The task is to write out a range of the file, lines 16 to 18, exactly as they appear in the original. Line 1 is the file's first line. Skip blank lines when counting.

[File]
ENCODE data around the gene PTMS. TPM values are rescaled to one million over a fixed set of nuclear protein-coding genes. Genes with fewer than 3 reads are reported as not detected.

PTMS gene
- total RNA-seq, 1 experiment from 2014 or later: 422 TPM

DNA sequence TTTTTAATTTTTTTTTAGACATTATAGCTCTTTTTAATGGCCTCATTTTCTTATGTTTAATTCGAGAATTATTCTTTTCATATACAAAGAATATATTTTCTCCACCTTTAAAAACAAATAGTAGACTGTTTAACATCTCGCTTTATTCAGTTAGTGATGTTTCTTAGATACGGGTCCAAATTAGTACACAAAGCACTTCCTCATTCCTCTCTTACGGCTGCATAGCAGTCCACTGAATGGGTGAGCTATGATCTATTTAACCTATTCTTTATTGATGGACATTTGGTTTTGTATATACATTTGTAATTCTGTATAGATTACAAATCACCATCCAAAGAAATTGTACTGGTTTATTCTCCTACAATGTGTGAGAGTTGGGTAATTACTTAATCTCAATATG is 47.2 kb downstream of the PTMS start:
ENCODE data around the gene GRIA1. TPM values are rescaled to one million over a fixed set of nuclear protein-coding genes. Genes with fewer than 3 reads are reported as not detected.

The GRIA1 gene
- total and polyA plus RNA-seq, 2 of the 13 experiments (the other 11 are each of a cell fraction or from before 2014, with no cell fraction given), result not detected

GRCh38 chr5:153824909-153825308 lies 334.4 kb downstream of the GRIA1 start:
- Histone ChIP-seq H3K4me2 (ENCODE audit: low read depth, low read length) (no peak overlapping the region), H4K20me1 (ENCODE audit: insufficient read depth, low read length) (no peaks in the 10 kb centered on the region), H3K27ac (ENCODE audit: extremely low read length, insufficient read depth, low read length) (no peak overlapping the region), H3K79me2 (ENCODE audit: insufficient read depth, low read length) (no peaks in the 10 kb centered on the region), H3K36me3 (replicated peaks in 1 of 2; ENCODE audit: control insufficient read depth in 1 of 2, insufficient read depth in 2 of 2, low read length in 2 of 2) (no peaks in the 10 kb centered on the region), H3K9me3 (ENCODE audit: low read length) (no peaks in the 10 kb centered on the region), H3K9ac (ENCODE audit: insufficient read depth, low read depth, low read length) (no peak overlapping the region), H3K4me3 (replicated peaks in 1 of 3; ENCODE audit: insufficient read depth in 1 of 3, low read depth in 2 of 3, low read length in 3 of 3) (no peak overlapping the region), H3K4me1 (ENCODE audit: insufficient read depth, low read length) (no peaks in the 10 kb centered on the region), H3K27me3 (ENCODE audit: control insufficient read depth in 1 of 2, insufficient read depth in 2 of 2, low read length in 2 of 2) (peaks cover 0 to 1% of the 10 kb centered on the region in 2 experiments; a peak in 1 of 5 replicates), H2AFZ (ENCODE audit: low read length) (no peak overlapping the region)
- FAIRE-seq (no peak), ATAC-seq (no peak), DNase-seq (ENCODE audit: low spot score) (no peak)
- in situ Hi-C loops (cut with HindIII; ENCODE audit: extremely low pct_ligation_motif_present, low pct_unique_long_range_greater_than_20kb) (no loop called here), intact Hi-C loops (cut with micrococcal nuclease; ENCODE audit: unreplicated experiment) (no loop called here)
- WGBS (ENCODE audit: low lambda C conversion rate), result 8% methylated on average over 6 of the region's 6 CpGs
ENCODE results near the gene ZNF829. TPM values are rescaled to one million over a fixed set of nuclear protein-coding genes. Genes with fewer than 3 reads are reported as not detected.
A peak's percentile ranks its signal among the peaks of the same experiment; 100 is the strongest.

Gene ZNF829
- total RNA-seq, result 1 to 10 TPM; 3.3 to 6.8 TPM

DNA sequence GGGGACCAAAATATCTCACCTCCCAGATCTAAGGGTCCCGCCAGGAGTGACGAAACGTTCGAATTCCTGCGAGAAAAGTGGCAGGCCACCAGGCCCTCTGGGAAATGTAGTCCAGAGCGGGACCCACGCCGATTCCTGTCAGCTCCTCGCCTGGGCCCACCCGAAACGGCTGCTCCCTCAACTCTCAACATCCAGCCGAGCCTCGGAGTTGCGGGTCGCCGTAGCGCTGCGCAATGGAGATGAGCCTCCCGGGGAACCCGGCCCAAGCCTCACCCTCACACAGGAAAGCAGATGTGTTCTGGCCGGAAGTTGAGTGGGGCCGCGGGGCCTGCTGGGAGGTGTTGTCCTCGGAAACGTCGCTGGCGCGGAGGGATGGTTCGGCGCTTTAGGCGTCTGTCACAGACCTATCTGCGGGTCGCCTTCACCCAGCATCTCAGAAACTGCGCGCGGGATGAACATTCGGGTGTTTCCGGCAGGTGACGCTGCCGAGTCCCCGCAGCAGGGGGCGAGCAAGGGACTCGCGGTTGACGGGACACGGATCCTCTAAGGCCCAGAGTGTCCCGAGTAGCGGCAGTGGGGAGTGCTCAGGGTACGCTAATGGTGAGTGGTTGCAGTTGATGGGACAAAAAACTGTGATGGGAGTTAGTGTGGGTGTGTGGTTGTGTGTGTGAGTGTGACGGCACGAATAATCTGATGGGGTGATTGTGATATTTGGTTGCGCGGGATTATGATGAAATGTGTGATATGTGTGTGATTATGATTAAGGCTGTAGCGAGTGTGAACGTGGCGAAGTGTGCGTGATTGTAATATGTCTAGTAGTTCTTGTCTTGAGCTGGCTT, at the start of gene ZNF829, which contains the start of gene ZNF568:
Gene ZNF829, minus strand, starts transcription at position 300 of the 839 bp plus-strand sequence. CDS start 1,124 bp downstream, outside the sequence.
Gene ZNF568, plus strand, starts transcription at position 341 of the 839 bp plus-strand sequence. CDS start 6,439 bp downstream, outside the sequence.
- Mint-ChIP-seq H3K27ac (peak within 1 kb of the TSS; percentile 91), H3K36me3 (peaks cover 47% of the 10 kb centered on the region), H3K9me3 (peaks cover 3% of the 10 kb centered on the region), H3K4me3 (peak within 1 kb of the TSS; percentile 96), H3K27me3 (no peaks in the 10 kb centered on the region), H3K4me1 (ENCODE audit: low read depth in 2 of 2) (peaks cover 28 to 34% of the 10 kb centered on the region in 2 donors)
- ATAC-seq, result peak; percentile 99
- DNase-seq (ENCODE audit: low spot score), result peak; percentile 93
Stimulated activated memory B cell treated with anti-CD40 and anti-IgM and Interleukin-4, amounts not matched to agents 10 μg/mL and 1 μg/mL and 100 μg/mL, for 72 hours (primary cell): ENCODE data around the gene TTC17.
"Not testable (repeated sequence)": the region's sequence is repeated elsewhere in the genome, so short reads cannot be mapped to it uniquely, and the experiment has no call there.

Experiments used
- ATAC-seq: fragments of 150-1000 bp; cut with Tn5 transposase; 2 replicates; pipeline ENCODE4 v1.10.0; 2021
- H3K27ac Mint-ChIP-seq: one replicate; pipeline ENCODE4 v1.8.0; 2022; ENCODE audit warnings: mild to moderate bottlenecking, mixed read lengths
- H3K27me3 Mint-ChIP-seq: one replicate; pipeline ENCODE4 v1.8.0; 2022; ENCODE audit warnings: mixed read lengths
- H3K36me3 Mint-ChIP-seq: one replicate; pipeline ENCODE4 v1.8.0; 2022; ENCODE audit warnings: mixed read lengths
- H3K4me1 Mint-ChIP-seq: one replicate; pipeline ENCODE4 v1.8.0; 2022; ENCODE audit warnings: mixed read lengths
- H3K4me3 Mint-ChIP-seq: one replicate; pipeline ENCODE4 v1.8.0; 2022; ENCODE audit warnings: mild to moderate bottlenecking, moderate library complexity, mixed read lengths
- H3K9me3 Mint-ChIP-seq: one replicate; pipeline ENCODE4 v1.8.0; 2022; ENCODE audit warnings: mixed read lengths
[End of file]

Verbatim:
- total RNA-seq, result 1 to 10 TPM; 3.3 to 6.8 TPM

DNA sequence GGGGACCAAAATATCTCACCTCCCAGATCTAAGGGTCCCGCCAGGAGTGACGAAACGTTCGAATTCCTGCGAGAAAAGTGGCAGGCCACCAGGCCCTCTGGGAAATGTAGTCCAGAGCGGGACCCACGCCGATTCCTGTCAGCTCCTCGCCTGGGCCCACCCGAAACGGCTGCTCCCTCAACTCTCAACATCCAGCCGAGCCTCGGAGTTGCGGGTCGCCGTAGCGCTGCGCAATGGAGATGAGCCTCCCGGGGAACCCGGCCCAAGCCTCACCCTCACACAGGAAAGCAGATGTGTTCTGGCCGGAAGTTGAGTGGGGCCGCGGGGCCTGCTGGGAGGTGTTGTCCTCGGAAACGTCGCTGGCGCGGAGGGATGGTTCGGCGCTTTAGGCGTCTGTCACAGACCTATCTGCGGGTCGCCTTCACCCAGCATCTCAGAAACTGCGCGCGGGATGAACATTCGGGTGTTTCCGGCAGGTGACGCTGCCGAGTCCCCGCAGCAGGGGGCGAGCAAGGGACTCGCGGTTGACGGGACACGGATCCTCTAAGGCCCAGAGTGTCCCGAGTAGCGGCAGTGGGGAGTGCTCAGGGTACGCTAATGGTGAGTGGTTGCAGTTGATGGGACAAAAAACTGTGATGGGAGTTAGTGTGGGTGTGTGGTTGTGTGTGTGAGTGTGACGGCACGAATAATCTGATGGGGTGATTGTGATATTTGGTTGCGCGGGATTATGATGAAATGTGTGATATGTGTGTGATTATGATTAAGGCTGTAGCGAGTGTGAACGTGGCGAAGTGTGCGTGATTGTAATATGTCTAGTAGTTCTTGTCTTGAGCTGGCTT, at the start of gene ZNF829, which contains the start of gene ZNF568:
Gene ZNF829, minus strand, starts transcription at position 300 of the 839 bp plus-strand sequence. CDS start 1,124 bp downstream, outside the sequence.